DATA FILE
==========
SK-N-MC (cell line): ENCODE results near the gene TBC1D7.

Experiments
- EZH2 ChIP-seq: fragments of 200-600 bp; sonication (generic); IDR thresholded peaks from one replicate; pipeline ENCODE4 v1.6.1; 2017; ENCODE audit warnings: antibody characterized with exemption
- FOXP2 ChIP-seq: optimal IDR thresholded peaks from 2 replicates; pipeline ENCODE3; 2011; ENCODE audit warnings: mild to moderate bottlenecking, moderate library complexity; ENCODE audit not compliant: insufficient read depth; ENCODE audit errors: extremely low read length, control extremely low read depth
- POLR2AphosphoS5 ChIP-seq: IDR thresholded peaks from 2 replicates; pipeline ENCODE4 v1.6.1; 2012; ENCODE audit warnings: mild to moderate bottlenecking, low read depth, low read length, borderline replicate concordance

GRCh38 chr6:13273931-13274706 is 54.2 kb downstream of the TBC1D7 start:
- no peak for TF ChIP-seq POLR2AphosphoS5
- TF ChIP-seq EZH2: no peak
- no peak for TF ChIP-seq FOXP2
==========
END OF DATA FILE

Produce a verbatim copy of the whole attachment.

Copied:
SK-N-MC (cell line): ENCODE results near the gene TBC1D7.

Experiments
- EZH2 ChIP-seq: fragments of 200-600 bp; sonication (generic); IDR thresholded peaks from one replicate; pipeline ENCODE4 v1.6.1; 2017; ENCODE audit warnings: antibody characterized with exemption
- FOXP2 ChIP-seq: optimal IDR thresholded peaks from 2 replicates; pipeline ENCODE3; 2011; ENCODE audit warnings: mild to moderate bottlenecking, moderate library complexity; ENCODE audit not compliant: insufficient read depth; ENCODE audit errors: extremely low read length, control extremely low read depth
- POLR2AphosphoS5 ChIP-seq: IDR thresholded peaks from 2 replicates; pipeline ENCODE4 v1.6.1; 2012; ENCODE audit warnings: mild to moderate bottlenecking, low read depth, low read length, borderline replicate concordance

GRCh38 chr6:13273931-13274706 is 54.2 kb downstream of the TBC1D7 start:
- no peak for TF ChIP-seq POLR2AphosphoS5
- TF ChIP-seq EZH2: no peak
- no peak for TF ChIP-seq FOXP2